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Dividend Stocks

Wells Fargo’s Dividend History and Safety

After the last financial collapse, Wells Fargo’s dividend history took a hit. In 2009, the company cut its quarterly dividend from $0.34 to $0.05. Then, in 2011, Wells Fargo started raising it again. Each year since, the big bank has started rewarding shareholders with more income.

Wells Fargo (NYSE: WFC) survived the last collapse with flying colors. It’s been one of the safest banks to own. Over the past decade it has had some setbacks, along with the recent financial sector tumble, but this has created a better buying opportunity.

With the drop in share price, the dividend yield has climbed to more than 7%. A high dividend yield like that is hard to find. So let’s take a look at the business, its dividend history and its payout safety going forward.

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Wells Fargo Business Overview

Wells Fargo is a $113 billion business. The company is based out of San Francisco, California, and has 259,800 employees. Last year, Wells Fargo pulled in $104 billion in sales, which works out to about $400,000 per employee.

The big bank offers a wide range of financial services and has a credit rating of A- from the S&P. This allows Wells Fargo to issue cheap debt to grow its business and finance other initiatives.

Until recently, Wells Fargo was repurchasing a big chunk of its outstanding shares. When its share price is down, this is better for existing owners. And this is just one of many ways the company has returned value to shareholders…

Wells Fargo Dividend History

Wells Fargo paid investors $0.20 per share a decade ago. Over the last 10 years, the dividend has climbed to $1.92 – an 860% increase. You can see the annual changes below…

Wells Fargo dividend history annual per share payouts

The compound annual growth is 25.4% over 10 years… but over the last year, the dividend climbed 17.1%. There has been a lot of money sloshing around the financial sector, and Wells Fargo might be a great income investment going forward. Let’s take a look at the yield…

Wells Fargo Current Dividend Yield vs. 10-Year Average

Wells Fargo’s long history of paying dividends makes it one of the best dividend stocks around. This also makes the dividend yield a great indicator of value. A higher yield is generally better for buyers. Sustainability is also vital, and we’ll look at that soon.

The dividend yield comes in at 7.38%, well above the 10-year average of 2.78%. The chart below shows the dividend yield over the last 10 years…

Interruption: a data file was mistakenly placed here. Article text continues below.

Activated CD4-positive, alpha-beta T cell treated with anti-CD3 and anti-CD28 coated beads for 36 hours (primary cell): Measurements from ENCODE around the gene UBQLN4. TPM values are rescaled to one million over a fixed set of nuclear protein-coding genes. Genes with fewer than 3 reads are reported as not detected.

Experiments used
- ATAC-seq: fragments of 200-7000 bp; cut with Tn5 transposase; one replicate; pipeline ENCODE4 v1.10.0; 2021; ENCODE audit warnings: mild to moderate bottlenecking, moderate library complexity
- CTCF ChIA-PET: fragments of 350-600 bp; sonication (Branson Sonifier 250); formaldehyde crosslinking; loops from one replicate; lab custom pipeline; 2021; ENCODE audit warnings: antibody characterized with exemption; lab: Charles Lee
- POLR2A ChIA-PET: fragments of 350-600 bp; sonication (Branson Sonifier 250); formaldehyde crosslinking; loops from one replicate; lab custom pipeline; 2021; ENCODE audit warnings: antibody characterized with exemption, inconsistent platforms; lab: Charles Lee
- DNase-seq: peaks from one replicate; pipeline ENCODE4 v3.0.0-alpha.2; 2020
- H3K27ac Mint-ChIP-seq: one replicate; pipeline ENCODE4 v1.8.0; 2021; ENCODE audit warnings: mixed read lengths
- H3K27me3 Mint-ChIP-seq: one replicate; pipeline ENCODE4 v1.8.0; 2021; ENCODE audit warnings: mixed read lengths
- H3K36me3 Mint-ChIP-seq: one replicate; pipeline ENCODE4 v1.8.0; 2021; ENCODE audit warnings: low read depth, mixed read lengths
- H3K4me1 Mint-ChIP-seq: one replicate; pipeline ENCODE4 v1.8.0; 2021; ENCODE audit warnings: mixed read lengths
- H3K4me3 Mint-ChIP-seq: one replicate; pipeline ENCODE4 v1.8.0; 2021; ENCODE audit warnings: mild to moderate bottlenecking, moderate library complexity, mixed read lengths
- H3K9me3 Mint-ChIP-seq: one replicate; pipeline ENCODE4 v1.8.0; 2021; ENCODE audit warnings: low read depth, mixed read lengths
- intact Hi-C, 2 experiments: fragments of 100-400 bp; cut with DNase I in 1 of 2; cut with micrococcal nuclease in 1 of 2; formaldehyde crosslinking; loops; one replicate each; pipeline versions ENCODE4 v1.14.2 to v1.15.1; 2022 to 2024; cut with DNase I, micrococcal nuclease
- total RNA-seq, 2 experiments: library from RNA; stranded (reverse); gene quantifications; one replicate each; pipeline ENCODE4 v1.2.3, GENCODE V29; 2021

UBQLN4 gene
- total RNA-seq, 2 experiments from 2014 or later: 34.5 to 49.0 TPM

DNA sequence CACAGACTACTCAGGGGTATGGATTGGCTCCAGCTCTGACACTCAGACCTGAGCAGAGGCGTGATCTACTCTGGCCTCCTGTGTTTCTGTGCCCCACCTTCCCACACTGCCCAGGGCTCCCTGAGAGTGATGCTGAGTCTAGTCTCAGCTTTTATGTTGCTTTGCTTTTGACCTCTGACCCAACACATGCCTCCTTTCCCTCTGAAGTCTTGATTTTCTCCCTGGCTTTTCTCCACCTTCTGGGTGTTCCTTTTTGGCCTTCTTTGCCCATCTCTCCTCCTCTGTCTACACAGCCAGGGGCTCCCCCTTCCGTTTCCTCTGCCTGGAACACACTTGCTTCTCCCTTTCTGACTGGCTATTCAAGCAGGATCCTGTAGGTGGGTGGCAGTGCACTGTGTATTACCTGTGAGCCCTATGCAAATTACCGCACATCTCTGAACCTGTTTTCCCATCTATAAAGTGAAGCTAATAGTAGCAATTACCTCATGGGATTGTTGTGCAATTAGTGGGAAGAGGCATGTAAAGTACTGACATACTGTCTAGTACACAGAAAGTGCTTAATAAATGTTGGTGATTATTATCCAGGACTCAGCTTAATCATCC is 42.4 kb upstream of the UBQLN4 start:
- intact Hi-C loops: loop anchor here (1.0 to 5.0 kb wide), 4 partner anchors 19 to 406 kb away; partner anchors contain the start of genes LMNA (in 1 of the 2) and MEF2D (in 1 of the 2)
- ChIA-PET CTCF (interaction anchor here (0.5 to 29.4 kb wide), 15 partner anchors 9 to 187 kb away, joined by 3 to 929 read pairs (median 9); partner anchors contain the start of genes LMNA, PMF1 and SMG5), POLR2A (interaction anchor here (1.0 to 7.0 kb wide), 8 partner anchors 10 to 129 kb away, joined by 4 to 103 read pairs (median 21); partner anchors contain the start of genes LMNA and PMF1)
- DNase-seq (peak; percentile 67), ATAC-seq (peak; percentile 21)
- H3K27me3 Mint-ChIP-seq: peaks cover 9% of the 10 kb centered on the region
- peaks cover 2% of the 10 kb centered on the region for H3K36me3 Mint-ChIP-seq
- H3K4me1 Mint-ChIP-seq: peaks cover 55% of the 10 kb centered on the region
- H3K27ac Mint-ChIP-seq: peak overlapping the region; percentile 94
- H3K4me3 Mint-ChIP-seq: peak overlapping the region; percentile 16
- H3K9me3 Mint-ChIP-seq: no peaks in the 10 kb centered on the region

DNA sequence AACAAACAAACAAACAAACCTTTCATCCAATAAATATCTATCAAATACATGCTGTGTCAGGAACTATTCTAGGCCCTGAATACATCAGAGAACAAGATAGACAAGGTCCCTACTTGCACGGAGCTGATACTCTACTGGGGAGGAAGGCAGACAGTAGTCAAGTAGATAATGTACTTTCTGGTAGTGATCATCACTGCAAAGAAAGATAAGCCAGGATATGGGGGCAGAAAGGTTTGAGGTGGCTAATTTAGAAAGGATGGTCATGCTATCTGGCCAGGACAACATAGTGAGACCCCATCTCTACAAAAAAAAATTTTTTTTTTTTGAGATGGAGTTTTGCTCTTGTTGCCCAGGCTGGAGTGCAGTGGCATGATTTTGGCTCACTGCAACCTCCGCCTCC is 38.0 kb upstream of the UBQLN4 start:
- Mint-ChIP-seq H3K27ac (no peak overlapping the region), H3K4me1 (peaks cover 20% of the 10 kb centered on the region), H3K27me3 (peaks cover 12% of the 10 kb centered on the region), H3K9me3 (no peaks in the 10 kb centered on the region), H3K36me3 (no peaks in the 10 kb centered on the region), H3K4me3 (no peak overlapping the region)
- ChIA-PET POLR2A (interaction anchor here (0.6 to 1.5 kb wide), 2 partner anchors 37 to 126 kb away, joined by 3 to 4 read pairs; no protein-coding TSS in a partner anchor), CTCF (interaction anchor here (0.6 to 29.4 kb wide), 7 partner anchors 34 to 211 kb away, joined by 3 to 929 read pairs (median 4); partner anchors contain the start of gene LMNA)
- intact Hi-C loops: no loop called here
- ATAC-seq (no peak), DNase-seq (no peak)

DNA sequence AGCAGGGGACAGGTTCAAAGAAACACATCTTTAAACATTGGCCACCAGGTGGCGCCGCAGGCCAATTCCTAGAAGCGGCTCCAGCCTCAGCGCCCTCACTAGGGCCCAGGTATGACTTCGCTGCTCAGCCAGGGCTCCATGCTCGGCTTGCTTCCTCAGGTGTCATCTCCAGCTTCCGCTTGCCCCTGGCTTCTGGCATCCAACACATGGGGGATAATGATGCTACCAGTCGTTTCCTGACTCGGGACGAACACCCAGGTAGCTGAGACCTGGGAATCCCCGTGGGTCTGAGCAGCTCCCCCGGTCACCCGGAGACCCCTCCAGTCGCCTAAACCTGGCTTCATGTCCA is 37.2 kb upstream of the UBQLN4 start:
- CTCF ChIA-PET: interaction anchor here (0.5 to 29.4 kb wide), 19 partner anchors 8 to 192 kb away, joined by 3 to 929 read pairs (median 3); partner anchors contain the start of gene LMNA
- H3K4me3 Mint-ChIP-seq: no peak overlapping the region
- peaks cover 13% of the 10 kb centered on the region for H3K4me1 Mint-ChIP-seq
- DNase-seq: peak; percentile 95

wfc dividend yield history high yield

The high dividend yield shows that investors have bid down the company’s market value. They might be expecting higher growth and payouts. But more often than not, the dividend yield reverts to the mean as the share price changes.

Is Wells Fargo’s Dividend Safe?

Many investors look at the payout ratio for dividend safety. They use dividend per share divided by the net income per share. So a payout ratio of 70% would mean that for every $1 Wells Fargo earns, it pays investors $0.70.

The payout ratio is a good indicator of dividend safety… but accountants manipulate net income. They adjust for goodwill and other non-cash items. A better metric is free cash flow.

Here’s Wells Fargo’s payout ratio based on free cash flow over the last 10 years…

Wells Fargo dividend payout ratio using free cash flow instead of net income

There was a spike in 2016 due to a big hit to free cash flow, although, the next two years it dropped back well below 100%. Then, last year, the payout ratio was 125%. And when 2020 data rolls in, it might climb higher.

This isn’t a great sign, but Wells Fargo has the balance sheet to manage a few tough years. The company could cut its dividend to conserve more capital. But it’s not likely if the economy as a whole follows the stock market’s quick rebound.

Wells Fargo’s dividend history will likely continue for many decades to come. If you’re interested in more investing opportunities, sign up for our free e-letter below. It’s packed with tips from market experts. Whether you’re new or already an experienced trader, you’ll find some unique insight.


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